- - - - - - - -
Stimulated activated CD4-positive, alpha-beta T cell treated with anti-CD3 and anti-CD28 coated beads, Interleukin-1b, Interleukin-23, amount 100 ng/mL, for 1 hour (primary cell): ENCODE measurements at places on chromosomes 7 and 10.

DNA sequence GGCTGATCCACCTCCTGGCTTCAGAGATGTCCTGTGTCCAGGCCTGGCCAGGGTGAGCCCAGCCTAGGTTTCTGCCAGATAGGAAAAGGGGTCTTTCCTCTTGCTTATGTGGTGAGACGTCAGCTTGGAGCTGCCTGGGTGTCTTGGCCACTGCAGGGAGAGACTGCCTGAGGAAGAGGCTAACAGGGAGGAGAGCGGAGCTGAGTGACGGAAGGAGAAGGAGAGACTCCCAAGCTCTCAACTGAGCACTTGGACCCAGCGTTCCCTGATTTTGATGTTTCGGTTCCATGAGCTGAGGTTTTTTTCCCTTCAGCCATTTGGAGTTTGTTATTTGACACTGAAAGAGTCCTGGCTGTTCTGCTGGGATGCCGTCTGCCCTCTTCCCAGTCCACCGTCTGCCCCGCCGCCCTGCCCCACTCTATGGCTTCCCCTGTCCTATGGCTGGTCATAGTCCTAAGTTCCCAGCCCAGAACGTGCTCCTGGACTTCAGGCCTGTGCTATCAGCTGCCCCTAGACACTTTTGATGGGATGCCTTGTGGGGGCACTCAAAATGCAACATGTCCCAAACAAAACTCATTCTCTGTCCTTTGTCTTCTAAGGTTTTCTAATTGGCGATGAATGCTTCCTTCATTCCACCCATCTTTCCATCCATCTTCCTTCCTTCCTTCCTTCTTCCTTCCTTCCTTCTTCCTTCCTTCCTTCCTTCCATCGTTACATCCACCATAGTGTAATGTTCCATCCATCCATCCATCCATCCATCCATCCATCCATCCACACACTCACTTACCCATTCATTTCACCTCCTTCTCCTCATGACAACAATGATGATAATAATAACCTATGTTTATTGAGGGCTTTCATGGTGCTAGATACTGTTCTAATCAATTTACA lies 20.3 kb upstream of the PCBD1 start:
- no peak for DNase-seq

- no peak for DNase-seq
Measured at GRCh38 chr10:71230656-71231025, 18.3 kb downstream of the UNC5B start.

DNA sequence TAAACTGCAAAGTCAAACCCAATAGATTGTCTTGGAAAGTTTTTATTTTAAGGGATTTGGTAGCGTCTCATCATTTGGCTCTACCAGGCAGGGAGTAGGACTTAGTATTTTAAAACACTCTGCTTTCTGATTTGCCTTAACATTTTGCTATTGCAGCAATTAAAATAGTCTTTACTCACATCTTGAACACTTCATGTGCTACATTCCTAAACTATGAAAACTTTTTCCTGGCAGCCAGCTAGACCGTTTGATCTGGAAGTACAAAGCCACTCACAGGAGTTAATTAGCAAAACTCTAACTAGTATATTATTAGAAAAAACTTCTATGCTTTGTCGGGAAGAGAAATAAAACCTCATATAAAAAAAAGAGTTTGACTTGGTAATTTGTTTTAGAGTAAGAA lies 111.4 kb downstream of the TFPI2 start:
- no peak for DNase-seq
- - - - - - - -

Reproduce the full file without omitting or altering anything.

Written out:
Stimulated activated CD4-positive, alpha-beta T cell treated with anti-CD3 and anti-CD28 coated beads, Interleukin-1b, Interleukin-23, amount 100 ng/mL, for 1 hour (primary cell): ENCODE measurements at places on chromosomes 7 and 10.

DNA sequence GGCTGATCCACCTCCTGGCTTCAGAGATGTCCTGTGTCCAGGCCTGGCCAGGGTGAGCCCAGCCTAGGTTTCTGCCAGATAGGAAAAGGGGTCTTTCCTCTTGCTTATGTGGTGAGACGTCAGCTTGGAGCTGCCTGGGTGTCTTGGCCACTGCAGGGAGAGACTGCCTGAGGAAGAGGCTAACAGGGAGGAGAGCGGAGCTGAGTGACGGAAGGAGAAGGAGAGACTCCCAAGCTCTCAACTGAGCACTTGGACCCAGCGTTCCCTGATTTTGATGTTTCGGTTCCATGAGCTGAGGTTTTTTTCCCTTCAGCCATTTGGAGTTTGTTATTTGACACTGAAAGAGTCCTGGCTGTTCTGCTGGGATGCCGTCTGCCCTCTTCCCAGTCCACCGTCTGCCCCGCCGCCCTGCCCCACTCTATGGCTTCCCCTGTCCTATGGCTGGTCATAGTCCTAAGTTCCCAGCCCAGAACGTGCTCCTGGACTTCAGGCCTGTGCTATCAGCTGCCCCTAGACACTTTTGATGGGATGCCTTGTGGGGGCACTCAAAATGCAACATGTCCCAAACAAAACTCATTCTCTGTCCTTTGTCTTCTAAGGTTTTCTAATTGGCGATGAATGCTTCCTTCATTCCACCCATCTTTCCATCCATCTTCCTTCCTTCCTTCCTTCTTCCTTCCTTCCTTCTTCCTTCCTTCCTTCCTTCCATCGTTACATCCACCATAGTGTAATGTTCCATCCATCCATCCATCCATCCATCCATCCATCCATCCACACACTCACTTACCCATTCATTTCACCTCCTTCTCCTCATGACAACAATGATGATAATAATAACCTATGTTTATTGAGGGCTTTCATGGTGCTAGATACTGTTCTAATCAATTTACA lies 20.3 kb upstream of the PCBD1 start:
- no peak for DNase-seq

- no peak for DNase-seq
Measured at GRCh38 chr10:71230656-71231025, 18.3 kb downstream of the UNC5B start.

DNA sequence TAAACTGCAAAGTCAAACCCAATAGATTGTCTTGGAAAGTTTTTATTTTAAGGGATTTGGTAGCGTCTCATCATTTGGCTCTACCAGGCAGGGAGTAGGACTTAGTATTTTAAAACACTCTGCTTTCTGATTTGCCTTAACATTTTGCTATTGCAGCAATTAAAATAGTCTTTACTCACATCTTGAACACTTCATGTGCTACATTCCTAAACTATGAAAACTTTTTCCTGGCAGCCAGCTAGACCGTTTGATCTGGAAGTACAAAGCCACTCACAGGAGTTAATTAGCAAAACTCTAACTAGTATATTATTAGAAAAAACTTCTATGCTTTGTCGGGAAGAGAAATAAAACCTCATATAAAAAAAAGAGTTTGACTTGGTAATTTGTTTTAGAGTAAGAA lies 111.4 kb downstream of the TFPI2 start:
- no peak for DNase-seq